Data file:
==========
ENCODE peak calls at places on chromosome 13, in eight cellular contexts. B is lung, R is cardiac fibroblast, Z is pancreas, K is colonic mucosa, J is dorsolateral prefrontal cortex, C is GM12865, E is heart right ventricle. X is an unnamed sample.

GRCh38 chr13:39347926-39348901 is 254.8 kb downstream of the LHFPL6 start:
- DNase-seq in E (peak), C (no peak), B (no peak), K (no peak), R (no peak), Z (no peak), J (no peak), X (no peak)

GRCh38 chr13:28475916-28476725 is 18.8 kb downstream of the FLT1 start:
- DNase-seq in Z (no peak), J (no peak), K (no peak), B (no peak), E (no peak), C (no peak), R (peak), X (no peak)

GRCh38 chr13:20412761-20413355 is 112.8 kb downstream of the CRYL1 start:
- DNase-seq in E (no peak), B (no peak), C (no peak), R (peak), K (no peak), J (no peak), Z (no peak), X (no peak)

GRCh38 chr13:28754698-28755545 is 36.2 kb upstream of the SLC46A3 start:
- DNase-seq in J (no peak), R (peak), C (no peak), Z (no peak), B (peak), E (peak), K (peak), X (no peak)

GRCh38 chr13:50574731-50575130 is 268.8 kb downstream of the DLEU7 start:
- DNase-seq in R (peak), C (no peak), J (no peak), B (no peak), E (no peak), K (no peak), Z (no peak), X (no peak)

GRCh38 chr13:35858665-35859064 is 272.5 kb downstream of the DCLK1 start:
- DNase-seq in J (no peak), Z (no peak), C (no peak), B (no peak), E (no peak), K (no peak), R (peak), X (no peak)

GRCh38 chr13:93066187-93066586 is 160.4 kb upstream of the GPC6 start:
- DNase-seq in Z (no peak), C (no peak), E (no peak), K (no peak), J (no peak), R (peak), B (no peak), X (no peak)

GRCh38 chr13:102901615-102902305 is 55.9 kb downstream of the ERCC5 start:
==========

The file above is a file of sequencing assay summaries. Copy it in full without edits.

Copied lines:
ENCODE peak calls at places on chromosome 13, in eight cellular contexts. B is lung, R is cardiac fibroblast, Z is pancreas, K is colonic mucosa, J is dorsolateral prefrontal cortex, C is GM12865, E is heart right ventricle. X is an unnamed sample.

GRCh38 chr13:39347926-39348901 is 254.8 kb downstream of the LHFPL6 start:
- DNase-seq in E (peak), C (no peak), B (no peak), K (no peak), R (no peak), Z (no peak), J (no peak), X (no peak)

GRCh38 chr13:28475916-28476725 is 18.8 kb downstream of the FLT1 start:
- DNase-seq in Z (no peak), J (no peak), K (no peak), B (no peak), E (no peak), C (no peak), R (peak), X (no peak)

GRCh38 chr13:20412761-20413355 is 112.8 kb downstream of the CRYL1 start:
- DNase-seq in E (no peak), B (no peak), C (no peak), R (peak), K (no peak), J (no peak), Z (no peak), X (no peak)

GRCh38 chr13:28754698-28755545 is 36.2 kb upstream of the SLC46A3 start:
- DNase-seq in J (no peak), R (peak), C (no peak), Z (no peak), B (peak), E (peak), K (peak), X (no peak)

GRCh38 chr13:50574731-50575130 is 268.8 kb downstream of the DLEU7 start:
- DNase-seq in R (peak), C (no peak), J (no peak), B (no peak), E (no peak), K (no peak), Z (no peak), X (no peak)

GRCh38 chr13:35858665-35859064 is 272.5 kb downstream of the DCLK1 start:
- DNase-seq in J (no peak), Z (no peak), C (no peak), B (no peak), E (no peak), K (no peak), R (peak), X (no peak)

GRCh38 chr13:93066187-93066586 is 160.4 kb upstream of the GPC6 start:
- DNase-seq in Z (no peak), C (no peak), E (no peak), K (no peak), J (no peak), R (peak), B (no peak), X (no peak)

GRCh38 chr13:102901615-102902305 is 55.9 kb downstream of the ERCC5 start: